At OG&E, major recent investments include a nearly 600-mile expansion of the electric transmission system, smart technology with nearly 700,000 new meters installed so far, and wind power, which now accounts for more than 10% of total generating capacity, the company noted.

Utility plans emissions projects that would save coal units

OG&E is moving forward with plans for low-NOx burners, dry sorbent injection and activated carbon injection systems on several coal units, which are needed to comply with clean-air rules, said Delaney during a May 3 earnings call. This compliance plan will require approximately $450m to be invested by the year 2017, Delaney added. The timing of these projects, though, is dependent on ultimate resolution of various legal proceedings.

If no changes are granted by the courts associated with current appeals, OG&E will have until May 2013 to be in compliance with the Cross-State Air Pollution Rule (CSAPR), he said. The U.S. Environmental Protection Agency’s new Mercury and Air Toxics Standards (MATS) rule requires compliance in three years with a possible one-year extension, Delaney said. Activated carbon injection and dry sorbent injection on a limited basis are expected to allow the utility to comply with MATS, he said during the earnings call. The focus of clean-air planning is on the Sooner and Muskogee coal plants.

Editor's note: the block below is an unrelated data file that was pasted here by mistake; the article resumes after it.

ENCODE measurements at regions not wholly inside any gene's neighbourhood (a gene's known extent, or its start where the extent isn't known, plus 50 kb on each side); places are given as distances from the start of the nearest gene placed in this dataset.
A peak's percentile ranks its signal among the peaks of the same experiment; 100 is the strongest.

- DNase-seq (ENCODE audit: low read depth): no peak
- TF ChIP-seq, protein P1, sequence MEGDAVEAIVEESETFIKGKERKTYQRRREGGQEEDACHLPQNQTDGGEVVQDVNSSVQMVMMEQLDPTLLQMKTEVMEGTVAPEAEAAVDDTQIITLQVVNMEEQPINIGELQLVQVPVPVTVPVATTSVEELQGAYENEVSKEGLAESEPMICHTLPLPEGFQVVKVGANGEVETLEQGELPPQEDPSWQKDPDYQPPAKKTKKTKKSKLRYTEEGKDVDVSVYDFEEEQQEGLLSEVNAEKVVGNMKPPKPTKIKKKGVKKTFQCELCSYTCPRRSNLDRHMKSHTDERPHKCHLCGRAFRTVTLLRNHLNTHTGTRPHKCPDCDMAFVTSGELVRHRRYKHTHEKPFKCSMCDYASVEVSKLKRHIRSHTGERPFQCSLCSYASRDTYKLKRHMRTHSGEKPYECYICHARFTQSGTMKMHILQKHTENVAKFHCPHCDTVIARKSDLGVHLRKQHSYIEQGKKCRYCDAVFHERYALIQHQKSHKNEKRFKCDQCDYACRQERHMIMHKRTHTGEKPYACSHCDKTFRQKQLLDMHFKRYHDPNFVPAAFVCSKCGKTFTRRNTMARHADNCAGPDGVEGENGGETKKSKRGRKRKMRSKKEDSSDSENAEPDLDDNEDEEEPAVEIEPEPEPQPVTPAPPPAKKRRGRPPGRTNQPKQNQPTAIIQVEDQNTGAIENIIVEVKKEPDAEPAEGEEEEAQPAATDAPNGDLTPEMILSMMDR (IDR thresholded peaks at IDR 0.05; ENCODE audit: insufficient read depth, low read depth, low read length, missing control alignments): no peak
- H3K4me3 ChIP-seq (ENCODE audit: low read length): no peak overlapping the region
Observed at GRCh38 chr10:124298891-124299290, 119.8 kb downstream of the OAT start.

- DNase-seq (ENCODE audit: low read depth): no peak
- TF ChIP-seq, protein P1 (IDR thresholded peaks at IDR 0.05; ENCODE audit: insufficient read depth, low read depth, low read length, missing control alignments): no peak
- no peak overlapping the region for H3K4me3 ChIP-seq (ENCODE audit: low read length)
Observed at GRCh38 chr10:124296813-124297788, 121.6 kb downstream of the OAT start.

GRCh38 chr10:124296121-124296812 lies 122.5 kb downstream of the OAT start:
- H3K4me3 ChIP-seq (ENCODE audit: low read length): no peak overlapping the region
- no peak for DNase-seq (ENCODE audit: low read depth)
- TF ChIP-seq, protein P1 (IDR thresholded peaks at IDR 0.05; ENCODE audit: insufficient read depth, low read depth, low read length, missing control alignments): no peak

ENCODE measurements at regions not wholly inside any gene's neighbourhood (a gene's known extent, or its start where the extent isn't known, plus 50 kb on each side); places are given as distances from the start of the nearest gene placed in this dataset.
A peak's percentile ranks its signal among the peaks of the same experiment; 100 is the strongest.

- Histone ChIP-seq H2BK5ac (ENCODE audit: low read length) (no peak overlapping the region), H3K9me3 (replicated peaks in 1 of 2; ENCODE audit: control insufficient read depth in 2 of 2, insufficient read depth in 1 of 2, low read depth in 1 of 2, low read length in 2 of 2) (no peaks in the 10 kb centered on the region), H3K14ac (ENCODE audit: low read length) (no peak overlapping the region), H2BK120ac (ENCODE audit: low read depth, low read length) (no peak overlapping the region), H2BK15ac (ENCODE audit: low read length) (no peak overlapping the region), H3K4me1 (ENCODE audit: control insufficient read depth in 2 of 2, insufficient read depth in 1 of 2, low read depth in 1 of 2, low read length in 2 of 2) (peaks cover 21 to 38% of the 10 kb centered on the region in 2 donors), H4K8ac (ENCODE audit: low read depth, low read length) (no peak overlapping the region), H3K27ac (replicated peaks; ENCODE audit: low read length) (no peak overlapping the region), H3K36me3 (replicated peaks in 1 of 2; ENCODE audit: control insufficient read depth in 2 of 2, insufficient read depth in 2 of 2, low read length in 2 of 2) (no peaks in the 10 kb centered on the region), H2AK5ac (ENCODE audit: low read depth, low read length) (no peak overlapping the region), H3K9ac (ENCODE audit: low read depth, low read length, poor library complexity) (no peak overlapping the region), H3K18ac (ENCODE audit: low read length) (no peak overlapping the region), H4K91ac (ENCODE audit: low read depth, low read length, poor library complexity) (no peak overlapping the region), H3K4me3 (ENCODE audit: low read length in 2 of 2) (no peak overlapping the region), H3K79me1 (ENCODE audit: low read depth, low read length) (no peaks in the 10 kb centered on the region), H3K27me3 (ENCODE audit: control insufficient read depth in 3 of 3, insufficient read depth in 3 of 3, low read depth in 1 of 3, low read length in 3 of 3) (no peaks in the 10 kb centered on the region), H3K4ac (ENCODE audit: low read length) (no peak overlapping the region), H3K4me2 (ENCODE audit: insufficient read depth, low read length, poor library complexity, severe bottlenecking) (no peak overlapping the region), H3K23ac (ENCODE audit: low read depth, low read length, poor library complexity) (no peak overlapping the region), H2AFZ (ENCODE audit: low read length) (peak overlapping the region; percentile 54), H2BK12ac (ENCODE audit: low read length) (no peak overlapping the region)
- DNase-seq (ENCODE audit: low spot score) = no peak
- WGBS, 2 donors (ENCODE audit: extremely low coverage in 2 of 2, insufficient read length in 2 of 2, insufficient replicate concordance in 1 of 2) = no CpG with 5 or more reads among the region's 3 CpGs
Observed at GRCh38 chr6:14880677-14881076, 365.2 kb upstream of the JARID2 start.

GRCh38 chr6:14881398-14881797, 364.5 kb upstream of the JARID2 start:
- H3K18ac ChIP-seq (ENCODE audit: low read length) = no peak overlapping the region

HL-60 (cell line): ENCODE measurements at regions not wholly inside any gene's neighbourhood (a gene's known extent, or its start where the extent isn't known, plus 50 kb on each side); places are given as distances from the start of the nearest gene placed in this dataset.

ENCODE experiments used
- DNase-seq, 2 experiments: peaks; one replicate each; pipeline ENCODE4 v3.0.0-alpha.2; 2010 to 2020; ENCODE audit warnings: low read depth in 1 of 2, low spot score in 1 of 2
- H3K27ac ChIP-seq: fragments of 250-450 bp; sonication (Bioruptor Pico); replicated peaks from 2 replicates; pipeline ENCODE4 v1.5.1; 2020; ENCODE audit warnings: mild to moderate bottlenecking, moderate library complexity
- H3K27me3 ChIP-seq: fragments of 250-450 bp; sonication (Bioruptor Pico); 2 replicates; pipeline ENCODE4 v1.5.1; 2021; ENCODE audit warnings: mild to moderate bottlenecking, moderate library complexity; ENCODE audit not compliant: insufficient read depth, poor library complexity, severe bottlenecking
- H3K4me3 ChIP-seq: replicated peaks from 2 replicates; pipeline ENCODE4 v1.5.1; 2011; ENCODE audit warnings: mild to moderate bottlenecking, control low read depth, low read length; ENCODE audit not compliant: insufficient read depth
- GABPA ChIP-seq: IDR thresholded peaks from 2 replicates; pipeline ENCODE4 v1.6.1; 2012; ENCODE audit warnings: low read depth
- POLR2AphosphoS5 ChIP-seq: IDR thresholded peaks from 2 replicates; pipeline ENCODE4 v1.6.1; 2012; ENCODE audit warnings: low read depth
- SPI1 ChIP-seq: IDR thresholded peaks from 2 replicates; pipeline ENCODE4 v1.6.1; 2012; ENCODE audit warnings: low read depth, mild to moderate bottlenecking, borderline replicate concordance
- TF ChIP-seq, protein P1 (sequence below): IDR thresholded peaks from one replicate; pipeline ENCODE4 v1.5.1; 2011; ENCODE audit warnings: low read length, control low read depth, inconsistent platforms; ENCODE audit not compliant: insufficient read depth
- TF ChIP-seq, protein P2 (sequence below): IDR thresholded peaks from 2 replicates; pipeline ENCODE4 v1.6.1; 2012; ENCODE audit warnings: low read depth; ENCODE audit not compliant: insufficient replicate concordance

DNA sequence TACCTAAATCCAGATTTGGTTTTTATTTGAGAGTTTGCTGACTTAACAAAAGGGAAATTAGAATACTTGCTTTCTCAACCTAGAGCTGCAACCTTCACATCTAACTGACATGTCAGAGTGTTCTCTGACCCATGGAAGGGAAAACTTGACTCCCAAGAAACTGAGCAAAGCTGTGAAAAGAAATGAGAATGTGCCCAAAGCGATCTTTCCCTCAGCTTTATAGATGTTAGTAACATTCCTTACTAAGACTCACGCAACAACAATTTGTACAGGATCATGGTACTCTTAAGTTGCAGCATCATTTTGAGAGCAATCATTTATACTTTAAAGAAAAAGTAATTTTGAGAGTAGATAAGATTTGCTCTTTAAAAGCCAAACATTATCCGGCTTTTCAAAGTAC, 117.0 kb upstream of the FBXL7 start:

OGE Energy said in its May 3 Form 10-Q filing about latest developments with a regional haze state implementation plan (SIP) prepared by the state of Oklahoma: “On December 28, 2011, the EPA rejected portions of the Oklahoma SIP and issued a Federal implementation plan. While the EPA accepted Oklahoma’s [best available retrofit technology] determination for NOX in the SIP, it rejected the SO2 BART determination with respect to the four coal-fired units at the Sooner and Muskogee generating stations. In its place, the EPA is requiring that OG&E meet an SO2 emission rate of 0.06 pounds per MMBtu within five years. OG&E could meet the proposed standard by either installing and operating Dry Scrubbers or fuel switching at the four affected units. OG&E estimates that installing Dry Scrubbers on these units would include capital costs to OG&E of more than $1.0 billion.”

OG&E and the state of Oklahoma filed an administrative stay request related to the regional haze rule with the EPA on Feb. 24. OG&E and other parties also filed a petition for review of this determination in the U.S. Court of Appeals for the Tenth Circuit on Feb. 24. OG&E filed a stay request in the U.S. Court of Appeals for the Tenth Circuit on April 4.

About Barry Cassell 20414 Articles
Barry Cassell is Chief Analyst for GenerationHub covering coal and emission controls issues, projects and policy. He has covered the coal and power generation industry for more than 24 years, beginning in November 2011 at GenerationHub and prior to that as editor of SNL Energy’s Coal Report. He was formerly with Coal Outlook for 15 years as the publication’s editor and contributing writer, and prior to that he was editor of Coal & Synfuels Technology and associate editor of The Energy Report. He has a bachelor’s degree from Central Michigan University.